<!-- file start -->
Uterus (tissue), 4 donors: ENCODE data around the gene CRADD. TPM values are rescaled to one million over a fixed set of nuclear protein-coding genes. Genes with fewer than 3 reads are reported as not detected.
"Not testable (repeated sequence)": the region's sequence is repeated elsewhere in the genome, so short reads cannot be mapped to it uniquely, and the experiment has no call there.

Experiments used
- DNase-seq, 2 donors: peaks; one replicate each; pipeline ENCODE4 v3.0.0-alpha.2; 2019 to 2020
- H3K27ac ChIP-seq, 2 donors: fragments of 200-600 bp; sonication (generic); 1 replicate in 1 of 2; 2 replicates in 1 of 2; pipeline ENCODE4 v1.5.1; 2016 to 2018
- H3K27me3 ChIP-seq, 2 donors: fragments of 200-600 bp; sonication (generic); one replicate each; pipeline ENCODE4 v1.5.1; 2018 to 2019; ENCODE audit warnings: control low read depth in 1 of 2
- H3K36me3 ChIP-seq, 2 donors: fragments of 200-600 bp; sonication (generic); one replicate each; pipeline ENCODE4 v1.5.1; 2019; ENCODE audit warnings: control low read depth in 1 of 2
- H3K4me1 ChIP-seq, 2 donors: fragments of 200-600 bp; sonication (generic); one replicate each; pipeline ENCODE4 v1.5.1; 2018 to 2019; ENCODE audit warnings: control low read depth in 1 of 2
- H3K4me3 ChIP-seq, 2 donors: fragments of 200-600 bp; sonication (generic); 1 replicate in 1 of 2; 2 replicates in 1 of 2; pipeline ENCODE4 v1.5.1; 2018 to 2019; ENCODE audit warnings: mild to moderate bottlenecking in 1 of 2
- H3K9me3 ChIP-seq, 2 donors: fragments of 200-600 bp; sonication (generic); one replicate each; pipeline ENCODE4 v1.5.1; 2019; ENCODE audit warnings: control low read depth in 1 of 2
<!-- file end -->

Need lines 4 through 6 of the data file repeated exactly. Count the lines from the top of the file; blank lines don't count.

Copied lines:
- DNase-seq, 2 donors: peaks; one replicate each; pipeline ENCODE4 v3.0.0-alpha.2; 2019 to 2020
- H3K27ac ChIP-seq, 2 donors: fragments of 200-600 bp; sonication (generic); 1 replicate in 1 of 2; 2 replicates in 1 of 2; pipeline ENCODE4 v1.5.1; 2016 to 2018
- H3K27me3 ChIP-seq, 2 donors: fragments of 200-600 bp; sonication (generic); one replicate each; pipeline ENCODE4 v1.5.1; 2018 to 2019; ENCODE audit warnings: control low read depth in 1 of 2